How To Set Goals For Yourself
Article Written By Jason Wilford
One of the toughest things many guitarists encounter during their practice regimen is figuring out what to practice and how. Sometimes you may find yourself with an hour or so available to work on your guitar playing, but end up just playing things you are already good at without any focus. In other words, you spend the time ‘playing’ the guitar, rather than ‘practicing’. I know from experience that when I don’t have a specific list of what to work on, I just end up just playing what comes easy to me during my designated practice time.
To avoid aimless wandering and to efficiently manage your practice time in the best way possible, the first thing that needs to be established is what your goals are. From this point, you can break it down into smaller and smaller pieces so that you know specifically what to work on. You can think of your goals as the ‘big picture’ which can be broken down into many different little sections. Without breaking each goal down, it’s very hard to pinpoint what you should be working on. For example, if your goal is to play in a band one day, how do you practice that?
In this circumstance, the first question you need to ask yourself is what type of music you want to be playing. Metal, Rock, Blues, Pop, or something else? Once you narrow down the style of music, you can make a list of things that apply to that genre and will break the goal down further.
I will use the goal of playing in a Blues band as my example. This list is going to be pretty bare-bones, and many more things could be added, but I’ll keep it small and simple so that this makes sense.
General skills to work on to play the Blues efficiently:
- Ability to play through a 12-bar blues in as many keys as possible - Improvising over blues progressions - Learning songs from other blues artists
Each of these can be broken down even further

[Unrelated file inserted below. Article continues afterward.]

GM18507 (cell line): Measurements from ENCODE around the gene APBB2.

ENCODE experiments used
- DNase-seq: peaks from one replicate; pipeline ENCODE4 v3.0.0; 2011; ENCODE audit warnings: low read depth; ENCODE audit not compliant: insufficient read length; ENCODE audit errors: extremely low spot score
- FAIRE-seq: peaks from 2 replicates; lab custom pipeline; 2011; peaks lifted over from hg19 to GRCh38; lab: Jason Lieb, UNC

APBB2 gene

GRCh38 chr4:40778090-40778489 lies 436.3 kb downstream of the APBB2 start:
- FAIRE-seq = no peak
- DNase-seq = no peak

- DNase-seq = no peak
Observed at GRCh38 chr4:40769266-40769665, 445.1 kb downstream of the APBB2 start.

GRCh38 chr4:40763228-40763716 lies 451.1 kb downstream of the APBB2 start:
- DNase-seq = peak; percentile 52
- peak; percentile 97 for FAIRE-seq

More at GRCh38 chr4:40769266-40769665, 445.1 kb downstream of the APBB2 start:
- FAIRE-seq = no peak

Play through a 12-bar blues in as many keys as possible - Learning dominant 7 chords - Learning inversions and extensions of dominant 7 chords - Learning substitutions to spice up the 12-bar progression Improvising over blues progressions - Minor pentatonic scales - Chord tone soloing - Working on phrasing devices such as hammer-ons, pull-offs, slides, vibrato, bends, etc
Learning songs from other artists - This includes learning the chord shapes, melodies, and solos - Learn songs from artists such as Eric Clapton, B.B. King, Freddie King, Stevie Ray Vaughan etc. - Ability to play these songs in a band setting.
As you can see, this was just a general example of how you can break your goals down into smaller pieces so that your practice time is more focused. Depending what you would like to do as a guitarist, these goals will vary in many ways. Each section that was broken down in the example above can be broken down even further. For an example of that, check out this mindmap here: Goal Setting Example
You will find that once you break down your goals into manageable practice items, your focus will be much clearer, and you will reach your goals much faster that if you didn’t. I highly recommend spending as much time as you can to pinpoint what you really should be working on – even if it means missing out on 2 hours of practice time! You will thank yourself when you begin to notice clear results. Just remember: to get the results that you want, you do need to practice all things on your list (especially the items that are the hardest for you!)
About the Author:
Jason Wilford is a guitar player and teacher, offering Guitar Lessons in Oakville (Ontario, Canada).